Roma-whaa? Romanesco. Rad, eh? I’m a sucker for treasures of the produce section.. Seriously.
A few years ago I saw a whole pile of these alien looking broccoli-cauliflower-whatever-the-heck’s, just tucked casually between the sprouts and the beans. No biggie, just a friggin’ UFO hybrid. I didn’t buy one, I just tucked my basket in a little closer and scooted my butt on by never to see one again. Until this week. There was one left, I went for it.
So what the bleep is it!? It’s a relative of cauliflower, broccoli and cabbage, a dense spirally flower. Tastes more like cauliflower, than broccoli, and breaks apart like it too. It works well sauteed, steamed, and of course – raw.
I love and absolutely can’t get over these beautiful tasty spirals. So stunning to look at, shocking even. I sent a photo of my first romanesco experience to le boyfriend and he gave me the “…” type response. Something along the lines of “What the……” – Perfect. It’s perfect! We had the exact same response, years apart. What better way to get creative with food, than to add in something that is so unusual?!
Let’s add to the unusual. Balsamic beads. Pearls. Balls. Whatever you want to call them. It’s called molecular gastronomy. Science+Food. I had the absolute pleasure of assisting Chef Pierre Lamielle in a molecular gastronomy class a few weeks back, a class I had been suuuper pumped about. I put my name into the bid for which classes I would get to volunteer for, choosing 18 total. The only one I really, really had to make sure I somehow got to – was the molecular class. Ding ding! What fun it was! He talked a bit about the different components used in molecular gastronomy, different ingredients to make foams and spheres. He mentioned his favorite to work with is agar, which was thrilling for me – as I am familiar with agar agar and being that it is a seaweed product, am happy to use it in my own kitchen.
Molecular kits can be purchased online, and sometimes in specialty kitchen stores; agar agar can be found powdered or flaked in some health food stores and in most Asian markets. So if making “caviar” out of vinegar, fruit juices or whatever liquid you fancy is the goal – simple agar powder is the way to go. Since the molecular class, I have been using Chef Pierre Lamielle’s instructions for making balsamic “caviar” but have altered the measurements a tad seeing as I do not own a molecular kit.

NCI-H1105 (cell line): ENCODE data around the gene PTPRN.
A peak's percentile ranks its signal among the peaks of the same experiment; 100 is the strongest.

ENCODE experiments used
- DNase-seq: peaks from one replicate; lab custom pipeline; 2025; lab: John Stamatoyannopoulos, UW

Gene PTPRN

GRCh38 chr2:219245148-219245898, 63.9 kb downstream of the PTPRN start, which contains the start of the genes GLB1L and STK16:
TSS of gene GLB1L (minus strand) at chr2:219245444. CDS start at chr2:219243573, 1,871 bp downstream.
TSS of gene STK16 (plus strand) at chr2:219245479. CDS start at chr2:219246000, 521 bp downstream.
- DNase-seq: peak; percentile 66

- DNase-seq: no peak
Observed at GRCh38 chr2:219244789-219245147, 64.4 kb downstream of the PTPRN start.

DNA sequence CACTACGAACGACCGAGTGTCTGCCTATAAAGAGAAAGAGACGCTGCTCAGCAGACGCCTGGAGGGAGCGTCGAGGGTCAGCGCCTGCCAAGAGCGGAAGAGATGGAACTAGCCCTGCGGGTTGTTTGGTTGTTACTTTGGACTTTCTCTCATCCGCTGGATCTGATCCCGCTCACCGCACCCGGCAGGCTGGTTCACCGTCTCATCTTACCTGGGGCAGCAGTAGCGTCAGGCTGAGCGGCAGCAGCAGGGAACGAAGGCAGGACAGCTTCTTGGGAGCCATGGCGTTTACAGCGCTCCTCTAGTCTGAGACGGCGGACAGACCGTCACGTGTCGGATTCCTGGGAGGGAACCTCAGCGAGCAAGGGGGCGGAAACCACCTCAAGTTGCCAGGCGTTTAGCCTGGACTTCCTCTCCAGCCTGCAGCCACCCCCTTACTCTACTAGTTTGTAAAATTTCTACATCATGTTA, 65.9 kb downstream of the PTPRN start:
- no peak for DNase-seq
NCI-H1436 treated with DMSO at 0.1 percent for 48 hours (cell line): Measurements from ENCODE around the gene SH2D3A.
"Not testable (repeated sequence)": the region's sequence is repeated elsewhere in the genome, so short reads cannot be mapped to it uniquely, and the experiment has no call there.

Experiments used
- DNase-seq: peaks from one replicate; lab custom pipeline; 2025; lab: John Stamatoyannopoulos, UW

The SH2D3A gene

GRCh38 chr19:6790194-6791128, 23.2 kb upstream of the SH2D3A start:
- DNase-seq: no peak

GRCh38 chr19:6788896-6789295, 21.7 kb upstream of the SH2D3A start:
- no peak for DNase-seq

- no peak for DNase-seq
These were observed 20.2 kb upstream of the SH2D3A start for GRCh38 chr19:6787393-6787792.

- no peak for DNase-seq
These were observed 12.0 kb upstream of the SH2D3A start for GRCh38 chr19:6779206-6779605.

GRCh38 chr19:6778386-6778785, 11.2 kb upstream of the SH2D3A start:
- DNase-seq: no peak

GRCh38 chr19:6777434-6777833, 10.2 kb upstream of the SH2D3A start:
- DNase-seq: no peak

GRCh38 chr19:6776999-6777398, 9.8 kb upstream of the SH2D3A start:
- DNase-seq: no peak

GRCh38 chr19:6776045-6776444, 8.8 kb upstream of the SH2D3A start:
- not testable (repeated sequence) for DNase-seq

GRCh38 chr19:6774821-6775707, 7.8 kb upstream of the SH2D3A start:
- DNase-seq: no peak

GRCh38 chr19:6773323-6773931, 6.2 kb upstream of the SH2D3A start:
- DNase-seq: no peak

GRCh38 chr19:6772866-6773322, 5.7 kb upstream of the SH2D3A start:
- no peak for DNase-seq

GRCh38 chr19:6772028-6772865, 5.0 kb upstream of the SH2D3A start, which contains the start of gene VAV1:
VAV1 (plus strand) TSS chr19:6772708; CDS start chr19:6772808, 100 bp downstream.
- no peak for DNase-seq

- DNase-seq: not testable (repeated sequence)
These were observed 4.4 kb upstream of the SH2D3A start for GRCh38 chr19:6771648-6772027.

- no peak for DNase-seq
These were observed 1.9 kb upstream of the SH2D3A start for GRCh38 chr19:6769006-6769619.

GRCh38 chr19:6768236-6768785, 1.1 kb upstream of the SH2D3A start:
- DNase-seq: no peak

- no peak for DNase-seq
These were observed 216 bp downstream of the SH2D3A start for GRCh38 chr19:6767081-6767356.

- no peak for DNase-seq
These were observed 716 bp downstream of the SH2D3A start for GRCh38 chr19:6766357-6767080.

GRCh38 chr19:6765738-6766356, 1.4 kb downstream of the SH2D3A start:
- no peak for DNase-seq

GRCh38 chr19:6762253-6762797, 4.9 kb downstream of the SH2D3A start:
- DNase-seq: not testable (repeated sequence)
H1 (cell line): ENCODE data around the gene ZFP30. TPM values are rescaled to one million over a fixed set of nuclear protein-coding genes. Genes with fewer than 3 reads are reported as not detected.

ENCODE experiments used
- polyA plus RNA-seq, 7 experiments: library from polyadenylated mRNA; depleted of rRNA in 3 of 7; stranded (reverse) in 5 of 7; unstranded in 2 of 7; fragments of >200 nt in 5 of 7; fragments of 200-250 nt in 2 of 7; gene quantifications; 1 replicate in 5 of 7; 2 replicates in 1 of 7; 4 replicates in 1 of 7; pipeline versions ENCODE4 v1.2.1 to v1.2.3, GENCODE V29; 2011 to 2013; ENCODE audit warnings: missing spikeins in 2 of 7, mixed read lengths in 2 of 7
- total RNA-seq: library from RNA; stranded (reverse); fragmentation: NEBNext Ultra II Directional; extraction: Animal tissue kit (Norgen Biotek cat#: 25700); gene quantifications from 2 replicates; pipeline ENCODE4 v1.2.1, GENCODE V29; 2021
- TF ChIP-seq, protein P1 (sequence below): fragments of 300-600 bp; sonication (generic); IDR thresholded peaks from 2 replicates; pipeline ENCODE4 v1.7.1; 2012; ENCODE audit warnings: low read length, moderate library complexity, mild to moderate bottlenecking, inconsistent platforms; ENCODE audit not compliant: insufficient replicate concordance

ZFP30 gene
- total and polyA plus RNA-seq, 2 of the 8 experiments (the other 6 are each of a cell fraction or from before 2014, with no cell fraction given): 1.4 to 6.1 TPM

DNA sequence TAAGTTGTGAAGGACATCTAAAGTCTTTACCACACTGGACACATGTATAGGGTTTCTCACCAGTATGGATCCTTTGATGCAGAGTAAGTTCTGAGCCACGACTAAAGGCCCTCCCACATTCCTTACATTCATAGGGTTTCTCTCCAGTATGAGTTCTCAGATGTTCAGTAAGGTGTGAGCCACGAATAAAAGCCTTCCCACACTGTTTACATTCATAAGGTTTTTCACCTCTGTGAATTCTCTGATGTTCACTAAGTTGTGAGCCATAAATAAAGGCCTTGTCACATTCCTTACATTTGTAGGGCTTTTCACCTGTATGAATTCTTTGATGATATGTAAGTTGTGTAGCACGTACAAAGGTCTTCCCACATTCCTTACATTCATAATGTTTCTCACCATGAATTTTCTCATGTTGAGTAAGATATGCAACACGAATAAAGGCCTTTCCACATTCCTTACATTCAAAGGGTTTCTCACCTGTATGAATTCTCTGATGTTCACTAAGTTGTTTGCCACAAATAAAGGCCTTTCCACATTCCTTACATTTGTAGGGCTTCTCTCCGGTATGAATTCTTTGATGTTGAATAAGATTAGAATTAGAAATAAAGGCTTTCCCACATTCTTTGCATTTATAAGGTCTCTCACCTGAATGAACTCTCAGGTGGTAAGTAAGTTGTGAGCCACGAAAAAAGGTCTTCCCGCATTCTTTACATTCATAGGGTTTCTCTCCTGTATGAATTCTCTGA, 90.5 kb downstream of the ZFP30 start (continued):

Tomato & Romanesco Salad with Balsamic Beads
1 Handful of Yellow Grape Tomatoes
1 Handful of Red Grape Tomatoes
1 Small Head of Romanesco
2-3 Tbsp Chia Oil (flax oil, or good quality oil of choice)
1 Tbsp Fresh Chive – sliced thin
1/4 Cup Shredded Basil
6-7 Chunks of Chevre (omit for vegan option)
Salt & Fresh Ground Pepper
1/3 Cup Balsamic Vinegar
1-1.5 Tsp Agar Powder
3 Cups Cheap Olive Oil
Slice the tomatoes in half, and pull apart the romanesco – leaving it chunky. Toss the tomatoes, romanesco, chia oil, sliced chives and shredded basil in a large glass bowl. Sprinkle with salt and as much fresh pepper as desired. Toss the salad, then add the chunks of chevre. Allow this to sit out while making the balsamic beads. Fill a large pint glass or jar with the olive oil and pop it in the freezer to chill for about 30-45 minutes. The key is cheap oil, which is usually heat pressed and therefore won’t solidify as quickly in cold temperatures. In a small pot combine the agar and the balsamic vinegar, bring it to a simmer – stirring to dissolve the powder. Once dissolved, transfer to a bowl or cup and set aside. Take the chilled olive oil from the freezer, pull the balsamic liquid up into a syringe and drip it one drop at a time into the oil. The beads will fall to the bottom of the jar, forming as they chill. Stir gently to unstick if necessary. Drain the oil from the glass into another container and sprinkle as many of the balsamic beads as desired over the salad.